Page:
Valuing a business consists of quantifying the value of a range of factors and weighing their comparative importance, which depends on the model of valuation employed – in turn chosen according to the sector, because different factors matter to varying extents depending on the industry.
The most common valuation method if you want to sell a business is a multiple of earnings – a ratio, determined according to the sector, of the income generated by the business. Income, or profit, is a tangible factor, meaning its value can be measured easily because you have a specific figure to work with. Creative accounting notwithstanding, there’s little argument about the true value of an annual £100,000 profit – it’s worth, well, £100,000 a year.
Other tangible factors are valued according to the unerring accuracy of the market – where demand meets supply. Unlike profit, they are invariably physical things and their value is simply derived by what people tend to pay for them; the market rate in other words.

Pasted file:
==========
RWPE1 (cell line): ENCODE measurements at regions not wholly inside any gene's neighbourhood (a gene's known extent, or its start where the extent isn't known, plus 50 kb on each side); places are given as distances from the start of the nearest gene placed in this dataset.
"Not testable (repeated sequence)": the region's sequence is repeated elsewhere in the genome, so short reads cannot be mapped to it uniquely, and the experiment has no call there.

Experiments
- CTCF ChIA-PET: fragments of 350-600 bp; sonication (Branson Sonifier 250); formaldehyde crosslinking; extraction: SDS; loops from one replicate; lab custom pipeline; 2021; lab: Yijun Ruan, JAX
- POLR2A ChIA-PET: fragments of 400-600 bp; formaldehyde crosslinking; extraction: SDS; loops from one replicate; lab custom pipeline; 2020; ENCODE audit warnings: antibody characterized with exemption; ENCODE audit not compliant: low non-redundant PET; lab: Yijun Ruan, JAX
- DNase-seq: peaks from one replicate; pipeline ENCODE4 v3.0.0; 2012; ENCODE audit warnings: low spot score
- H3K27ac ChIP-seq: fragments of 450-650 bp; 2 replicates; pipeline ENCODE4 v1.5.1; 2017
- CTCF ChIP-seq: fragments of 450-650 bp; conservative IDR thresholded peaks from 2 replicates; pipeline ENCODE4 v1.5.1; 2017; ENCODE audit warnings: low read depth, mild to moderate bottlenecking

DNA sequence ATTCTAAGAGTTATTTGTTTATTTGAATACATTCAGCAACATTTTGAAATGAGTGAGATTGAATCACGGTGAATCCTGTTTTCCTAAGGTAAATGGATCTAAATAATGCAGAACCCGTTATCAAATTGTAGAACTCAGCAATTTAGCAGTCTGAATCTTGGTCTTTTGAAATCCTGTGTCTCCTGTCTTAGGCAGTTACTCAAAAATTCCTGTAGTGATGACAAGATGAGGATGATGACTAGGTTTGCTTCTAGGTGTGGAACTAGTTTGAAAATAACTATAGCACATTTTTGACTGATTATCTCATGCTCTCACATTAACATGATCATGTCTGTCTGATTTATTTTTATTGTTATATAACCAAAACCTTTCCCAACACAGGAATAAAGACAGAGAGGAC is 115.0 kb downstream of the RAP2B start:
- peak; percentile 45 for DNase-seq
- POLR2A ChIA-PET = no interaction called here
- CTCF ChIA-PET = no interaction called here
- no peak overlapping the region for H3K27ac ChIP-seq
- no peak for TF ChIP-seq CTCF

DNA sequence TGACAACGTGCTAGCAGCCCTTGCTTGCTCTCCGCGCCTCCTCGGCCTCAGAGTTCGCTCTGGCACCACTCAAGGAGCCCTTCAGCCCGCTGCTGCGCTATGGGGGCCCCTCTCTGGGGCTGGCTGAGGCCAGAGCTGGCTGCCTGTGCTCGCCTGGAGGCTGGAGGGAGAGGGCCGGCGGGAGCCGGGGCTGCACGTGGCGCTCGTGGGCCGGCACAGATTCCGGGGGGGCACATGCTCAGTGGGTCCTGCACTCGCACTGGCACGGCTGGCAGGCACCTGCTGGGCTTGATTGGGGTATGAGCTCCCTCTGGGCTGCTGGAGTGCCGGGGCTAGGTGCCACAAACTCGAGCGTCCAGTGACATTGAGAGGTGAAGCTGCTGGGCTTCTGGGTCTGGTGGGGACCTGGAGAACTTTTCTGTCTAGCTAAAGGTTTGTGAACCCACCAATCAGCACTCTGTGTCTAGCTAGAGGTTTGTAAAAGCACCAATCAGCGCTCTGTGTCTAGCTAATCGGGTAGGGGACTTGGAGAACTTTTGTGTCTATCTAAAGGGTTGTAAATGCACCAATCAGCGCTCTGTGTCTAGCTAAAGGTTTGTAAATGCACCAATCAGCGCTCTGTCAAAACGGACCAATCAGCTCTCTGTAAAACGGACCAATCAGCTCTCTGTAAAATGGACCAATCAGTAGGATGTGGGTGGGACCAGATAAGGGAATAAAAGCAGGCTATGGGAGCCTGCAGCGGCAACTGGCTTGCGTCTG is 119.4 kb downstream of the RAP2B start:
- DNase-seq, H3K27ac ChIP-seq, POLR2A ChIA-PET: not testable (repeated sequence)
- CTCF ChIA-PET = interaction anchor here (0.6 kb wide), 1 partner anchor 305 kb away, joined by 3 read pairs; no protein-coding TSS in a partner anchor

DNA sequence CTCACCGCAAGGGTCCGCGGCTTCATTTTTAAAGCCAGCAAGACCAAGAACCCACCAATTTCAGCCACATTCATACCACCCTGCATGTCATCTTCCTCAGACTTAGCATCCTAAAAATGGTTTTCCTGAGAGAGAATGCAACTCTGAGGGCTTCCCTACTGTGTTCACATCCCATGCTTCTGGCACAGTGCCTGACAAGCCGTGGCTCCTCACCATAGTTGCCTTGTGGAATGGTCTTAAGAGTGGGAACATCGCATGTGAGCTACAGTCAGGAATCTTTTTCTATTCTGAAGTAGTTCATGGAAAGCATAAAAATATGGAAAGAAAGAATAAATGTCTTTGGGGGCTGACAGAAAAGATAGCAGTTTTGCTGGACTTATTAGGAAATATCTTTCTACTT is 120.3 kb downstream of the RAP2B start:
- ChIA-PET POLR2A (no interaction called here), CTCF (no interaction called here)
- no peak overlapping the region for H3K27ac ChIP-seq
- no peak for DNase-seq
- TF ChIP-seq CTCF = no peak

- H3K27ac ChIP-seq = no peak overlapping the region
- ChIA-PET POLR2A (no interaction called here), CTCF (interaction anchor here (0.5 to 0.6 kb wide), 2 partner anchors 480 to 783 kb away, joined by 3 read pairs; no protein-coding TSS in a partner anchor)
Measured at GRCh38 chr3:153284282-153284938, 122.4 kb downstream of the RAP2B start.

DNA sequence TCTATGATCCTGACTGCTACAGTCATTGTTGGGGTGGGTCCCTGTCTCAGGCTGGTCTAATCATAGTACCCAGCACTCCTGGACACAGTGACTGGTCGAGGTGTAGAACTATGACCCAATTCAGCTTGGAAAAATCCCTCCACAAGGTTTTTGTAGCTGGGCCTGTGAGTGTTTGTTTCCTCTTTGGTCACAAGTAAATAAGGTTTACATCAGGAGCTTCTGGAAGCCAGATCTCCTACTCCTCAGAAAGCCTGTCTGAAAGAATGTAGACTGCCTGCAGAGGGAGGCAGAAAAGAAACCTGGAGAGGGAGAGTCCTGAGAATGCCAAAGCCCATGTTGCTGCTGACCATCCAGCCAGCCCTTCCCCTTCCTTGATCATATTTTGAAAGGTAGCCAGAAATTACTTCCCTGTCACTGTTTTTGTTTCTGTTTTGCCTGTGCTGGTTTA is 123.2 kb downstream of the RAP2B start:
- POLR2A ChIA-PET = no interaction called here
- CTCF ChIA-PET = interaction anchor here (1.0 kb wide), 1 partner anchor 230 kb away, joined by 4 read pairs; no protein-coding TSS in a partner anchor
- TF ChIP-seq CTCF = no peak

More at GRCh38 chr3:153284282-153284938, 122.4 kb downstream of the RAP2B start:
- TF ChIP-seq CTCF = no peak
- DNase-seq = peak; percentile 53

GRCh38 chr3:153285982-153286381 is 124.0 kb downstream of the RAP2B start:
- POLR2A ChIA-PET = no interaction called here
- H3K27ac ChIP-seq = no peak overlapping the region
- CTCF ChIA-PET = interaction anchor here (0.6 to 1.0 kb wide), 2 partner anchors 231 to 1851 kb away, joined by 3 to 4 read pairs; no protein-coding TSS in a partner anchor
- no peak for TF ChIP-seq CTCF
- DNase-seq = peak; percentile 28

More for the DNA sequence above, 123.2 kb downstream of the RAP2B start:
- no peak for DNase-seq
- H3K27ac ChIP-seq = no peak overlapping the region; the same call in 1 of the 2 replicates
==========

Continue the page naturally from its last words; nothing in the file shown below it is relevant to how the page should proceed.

Examples of tangible factors:
- Balance sheet figures – profit, revenue and cash flow
- Fixtures and fittings
Intangible factors, as you may have guessed, are invariably non-physical things whose value is difficult to determine. Subjectively determined, they could be ascribed wildly divergent values by a selection of different people involved in selling a business.
Intangible factors can include:
- Reputation and goodwill – ie, your reputation among customers and potential customers
- Relationships with suppliers
- The value of licences
- Any intellectual property patents
- Quality of staff
- Level and quality of competition and barriers to market entry for potential new competitors
- Amount of repeat business
- Threats – eg, forthcoming regulatory changes – or opportunities – eg, a boost in government funding for teaching English to immigrants will benefit a language school